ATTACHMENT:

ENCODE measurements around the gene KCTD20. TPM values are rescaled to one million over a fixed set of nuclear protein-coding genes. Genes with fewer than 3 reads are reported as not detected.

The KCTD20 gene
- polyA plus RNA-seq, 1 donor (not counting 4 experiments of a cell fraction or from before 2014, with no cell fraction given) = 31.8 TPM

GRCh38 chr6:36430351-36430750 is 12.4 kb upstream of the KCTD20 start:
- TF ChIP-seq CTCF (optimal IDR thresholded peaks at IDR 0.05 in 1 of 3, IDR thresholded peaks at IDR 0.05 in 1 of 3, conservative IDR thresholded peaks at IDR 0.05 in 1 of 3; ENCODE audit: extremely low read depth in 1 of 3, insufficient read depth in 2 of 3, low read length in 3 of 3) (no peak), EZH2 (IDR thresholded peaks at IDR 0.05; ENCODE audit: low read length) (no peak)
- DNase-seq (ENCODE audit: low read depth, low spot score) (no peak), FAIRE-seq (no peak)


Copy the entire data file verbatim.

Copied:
ENCODE measurements around the gene KCTD20. TPM values are rescaled to one million over a fixed set of nuclear protein-coding genes. Genes with fewer than 3 reads are reported as not detected.

The KCTD20 gene
- polyA plus RNA-seq, 1 donor (not counting 4 experiments of a cell fraction or from before 2014, with no cell fraction given) = 31.8 TPM

GRCh38 chr6:36430351-36430750 is 12.4 kb upstream of the KCTD20 start:
- TF ChIP-seq CTCF (optimal IDR thresholded peaks at IDR 0.05 in 1 of 3, IDR thresholded peaks at IDR 0.05 in 1 of 3, conservative IDR thresholded peaks at IDR 0.05 in 1 of 3; ENCODE audit: extremely low read depth in 1 of 3, insufficient read depth in 2 of 3, low read length in 3 of 3) (no peak), EZH2 (IDR thresholded peaks at IDR 0.05; ENCODE audit: low read length) (no peak)
- DNase-seq (ENCODE audit: low read depth, low spot score) (no peak), FAIRE-seq (no peak)